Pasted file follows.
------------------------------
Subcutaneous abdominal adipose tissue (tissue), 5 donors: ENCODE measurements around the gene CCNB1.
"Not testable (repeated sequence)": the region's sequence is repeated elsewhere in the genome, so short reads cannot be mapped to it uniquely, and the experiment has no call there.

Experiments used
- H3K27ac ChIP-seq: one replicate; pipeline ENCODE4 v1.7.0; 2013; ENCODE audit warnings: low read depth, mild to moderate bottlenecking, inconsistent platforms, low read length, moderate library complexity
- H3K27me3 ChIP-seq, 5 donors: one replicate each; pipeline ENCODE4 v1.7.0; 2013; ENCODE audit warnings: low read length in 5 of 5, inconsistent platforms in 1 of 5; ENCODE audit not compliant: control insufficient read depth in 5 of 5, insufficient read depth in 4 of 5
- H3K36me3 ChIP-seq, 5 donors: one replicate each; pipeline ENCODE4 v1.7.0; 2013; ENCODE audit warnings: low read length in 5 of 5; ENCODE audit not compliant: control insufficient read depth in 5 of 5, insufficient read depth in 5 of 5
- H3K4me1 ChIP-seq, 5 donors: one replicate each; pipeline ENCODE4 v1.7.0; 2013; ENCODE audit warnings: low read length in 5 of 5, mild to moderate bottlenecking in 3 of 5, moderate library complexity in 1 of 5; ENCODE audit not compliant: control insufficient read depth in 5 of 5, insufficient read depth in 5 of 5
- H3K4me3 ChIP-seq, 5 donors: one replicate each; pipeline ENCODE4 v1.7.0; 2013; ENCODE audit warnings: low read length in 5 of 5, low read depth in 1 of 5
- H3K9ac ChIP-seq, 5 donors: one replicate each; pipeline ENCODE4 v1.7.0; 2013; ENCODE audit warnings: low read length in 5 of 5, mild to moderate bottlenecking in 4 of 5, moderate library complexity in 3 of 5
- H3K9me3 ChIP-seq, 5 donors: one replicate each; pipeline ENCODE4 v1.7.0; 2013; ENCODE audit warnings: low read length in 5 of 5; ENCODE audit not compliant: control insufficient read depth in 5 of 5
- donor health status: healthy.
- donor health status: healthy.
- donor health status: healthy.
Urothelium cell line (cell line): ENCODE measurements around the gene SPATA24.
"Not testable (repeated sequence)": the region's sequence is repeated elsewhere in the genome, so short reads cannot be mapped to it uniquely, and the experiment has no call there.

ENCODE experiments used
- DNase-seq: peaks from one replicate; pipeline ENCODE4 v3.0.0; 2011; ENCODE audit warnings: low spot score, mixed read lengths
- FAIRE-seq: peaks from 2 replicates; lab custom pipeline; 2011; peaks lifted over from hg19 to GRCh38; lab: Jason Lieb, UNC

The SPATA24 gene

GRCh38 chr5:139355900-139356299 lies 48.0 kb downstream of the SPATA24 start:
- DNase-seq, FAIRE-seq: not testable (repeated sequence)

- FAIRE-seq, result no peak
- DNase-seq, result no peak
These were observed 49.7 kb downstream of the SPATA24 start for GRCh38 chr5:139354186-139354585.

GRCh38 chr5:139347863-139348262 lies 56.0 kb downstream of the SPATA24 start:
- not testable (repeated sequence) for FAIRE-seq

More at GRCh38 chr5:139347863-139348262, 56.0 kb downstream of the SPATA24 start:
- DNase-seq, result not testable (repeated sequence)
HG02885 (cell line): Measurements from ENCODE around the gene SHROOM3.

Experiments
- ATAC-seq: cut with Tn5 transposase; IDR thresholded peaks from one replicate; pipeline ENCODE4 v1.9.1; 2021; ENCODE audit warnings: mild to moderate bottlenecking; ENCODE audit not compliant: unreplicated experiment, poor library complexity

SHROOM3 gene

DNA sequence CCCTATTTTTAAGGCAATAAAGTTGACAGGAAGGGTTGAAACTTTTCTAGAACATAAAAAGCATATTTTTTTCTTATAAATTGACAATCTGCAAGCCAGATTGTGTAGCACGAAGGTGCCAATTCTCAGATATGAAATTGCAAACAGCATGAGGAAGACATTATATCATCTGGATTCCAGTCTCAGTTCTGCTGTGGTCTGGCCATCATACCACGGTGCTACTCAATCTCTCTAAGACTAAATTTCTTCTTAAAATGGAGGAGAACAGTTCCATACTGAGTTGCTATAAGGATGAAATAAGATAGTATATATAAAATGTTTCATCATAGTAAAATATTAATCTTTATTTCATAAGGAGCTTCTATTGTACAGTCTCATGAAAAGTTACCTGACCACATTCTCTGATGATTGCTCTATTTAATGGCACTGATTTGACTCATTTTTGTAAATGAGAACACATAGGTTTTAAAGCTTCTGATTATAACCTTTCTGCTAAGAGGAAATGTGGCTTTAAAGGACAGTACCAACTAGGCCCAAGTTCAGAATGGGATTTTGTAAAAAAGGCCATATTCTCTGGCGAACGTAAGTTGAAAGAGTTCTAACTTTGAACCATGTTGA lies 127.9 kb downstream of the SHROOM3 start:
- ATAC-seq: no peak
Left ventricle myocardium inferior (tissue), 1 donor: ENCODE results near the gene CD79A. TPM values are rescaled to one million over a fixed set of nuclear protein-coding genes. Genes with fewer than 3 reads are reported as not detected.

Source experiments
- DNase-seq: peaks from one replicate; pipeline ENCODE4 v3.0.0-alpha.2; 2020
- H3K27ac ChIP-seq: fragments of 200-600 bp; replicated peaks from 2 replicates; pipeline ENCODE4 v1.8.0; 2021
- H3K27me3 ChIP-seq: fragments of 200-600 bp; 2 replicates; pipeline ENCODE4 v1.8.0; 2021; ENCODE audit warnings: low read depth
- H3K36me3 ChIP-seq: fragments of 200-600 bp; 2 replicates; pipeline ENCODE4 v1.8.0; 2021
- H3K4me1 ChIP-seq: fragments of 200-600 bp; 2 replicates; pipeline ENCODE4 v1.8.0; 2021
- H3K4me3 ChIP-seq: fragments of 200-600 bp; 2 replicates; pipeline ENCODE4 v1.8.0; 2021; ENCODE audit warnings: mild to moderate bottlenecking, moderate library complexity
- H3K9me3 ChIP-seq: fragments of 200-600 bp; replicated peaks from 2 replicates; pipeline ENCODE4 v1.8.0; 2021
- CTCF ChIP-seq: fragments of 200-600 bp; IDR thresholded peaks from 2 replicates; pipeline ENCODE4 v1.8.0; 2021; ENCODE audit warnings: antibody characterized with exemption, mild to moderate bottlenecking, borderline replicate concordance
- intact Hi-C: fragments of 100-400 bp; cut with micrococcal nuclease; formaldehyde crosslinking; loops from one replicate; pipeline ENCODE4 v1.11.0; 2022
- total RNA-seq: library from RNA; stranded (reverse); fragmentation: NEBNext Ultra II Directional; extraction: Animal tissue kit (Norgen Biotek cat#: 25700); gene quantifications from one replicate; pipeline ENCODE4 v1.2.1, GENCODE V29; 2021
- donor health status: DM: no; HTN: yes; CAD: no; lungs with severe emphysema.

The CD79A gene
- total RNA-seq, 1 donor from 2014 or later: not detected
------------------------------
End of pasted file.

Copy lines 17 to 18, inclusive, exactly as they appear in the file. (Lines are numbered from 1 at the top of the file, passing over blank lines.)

- DNase-seq: peaks from one replicate; pipeline ENCODE4 v3.0.0; 2011; ENCODE audit warnings: low spot score, mixed read lengths
- FAIRE-seq: peaks from 2 replicates; lab custom pipeline; 2011; peaks lifted over from hg19 to GRCh38; lab: Jason Lieb, UNC